Rory McIlroy made headlines this week (again) when he expressed his frustration with the Muirfield vote to allow women members, thus regaining their status on the Open rota. While he was glad the membership finally "saw sense" (as he put it), he wasn't impressed by how long it took them to finally get it right. The word he used was "obscene."

I think most of us agree with Rory that the concession was way overdue. But I feel that the whole debate has ignored something very basic about human beings, and that's what this post is about.
Let me be blunt about this: Although we'd all like things to be done for the "right" reasons, change is a messy operation because we humans don't like change and we are far from perfect when we deal with it. And in our frustration with the messiness of it all, we have a tendency to miss the positive aspects of the process.
Let's go back a year to the original Muirfield vote, where the required 2/3 majority was narrowly missed. I want to emphasize that phrase "narrowly missed," since I've heard it used several times by the media.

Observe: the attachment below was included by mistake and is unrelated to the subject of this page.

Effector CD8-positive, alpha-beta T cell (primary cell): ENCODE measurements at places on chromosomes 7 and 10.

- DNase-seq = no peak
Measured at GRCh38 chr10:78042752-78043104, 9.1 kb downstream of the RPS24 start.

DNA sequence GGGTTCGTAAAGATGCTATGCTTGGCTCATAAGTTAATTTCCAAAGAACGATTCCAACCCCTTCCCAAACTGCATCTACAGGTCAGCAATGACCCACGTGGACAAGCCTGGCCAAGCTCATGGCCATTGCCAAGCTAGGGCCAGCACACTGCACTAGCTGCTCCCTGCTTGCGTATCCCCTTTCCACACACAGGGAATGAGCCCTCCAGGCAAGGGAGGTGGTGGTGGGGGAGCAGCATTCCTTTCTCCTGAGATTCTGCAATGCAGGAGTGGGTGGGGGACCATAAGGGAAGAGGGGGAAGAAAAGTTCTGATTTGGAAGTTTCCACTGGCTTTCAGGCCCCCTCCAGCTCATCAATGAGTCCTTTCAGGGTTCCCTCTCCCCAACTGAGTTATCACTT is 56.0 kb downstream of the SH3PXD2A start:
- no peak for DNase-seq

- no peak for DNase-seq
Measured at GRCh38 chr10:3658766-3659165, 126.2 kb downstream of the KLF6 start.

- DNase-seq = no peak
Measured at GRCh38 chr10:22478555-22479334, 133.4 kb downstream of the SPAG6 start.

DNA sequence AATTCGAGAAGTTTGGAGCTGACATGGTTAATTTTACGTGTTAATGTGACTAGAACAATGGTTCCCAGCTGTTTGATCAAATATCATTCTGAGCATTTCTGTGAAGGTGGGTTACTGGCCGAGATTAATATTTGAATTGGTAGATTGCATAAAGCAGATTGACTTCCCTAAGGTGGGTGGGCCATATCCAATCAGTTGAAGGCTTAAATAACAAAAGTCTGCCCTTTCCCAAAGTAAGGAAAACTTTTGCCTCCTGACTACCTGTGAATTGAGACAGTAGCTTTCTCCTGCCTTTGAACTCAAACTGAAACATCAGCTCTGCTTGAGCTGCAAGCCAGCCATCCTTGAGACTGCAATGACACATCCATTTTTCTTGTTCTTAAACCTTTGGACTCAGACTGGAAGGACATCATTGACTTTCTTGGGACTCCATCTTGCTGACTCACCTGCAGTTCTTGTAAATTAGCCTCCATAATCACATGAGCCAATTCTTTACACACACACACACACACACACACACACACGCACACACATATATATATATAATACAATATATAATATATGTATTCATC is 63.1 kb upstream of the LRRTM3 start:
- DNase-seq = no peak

It's very easy to assume that organizations are little more than a single monolithic group of people who all believe EXACTLY the same way. But we all know that's not true, don't we? When a group we identify with is characterized as all having the same beliefs -- and we don't -- we get really upset for being "stereotyped." We complain that a "vocal minority" doesn't represent what we think, and we resent being grouped in with them.

But isn't that exactly what has been done to the membership of Muirfield?

Not every member at Muirfield voted at the original proposal. For the sake of this article, I'm going to assume that none of the nonvoters wanted women to join but didn't want to be publicly associated with that stance. I doubt that was true -- there could be any number of reasons that some members chose not to vote -- but since they didn't vote, it had the same effect as if they voted against the motion. Namely, there were fewer voters to be part of the 2/3 majority that was needed.

But in our condemnation of the result, we focused on the slightly-more-than-1/3 who voted against the motion, didn't we? In fact, A SUBSTANTIAL MAJORITY OF THE MEMBERSHIP VOTED TO ALLOW FEMALE MEMBERSHIP. I imagine the largest part of them were in favor of female membership all along... but overturning tradition is a hard thing in many institutions.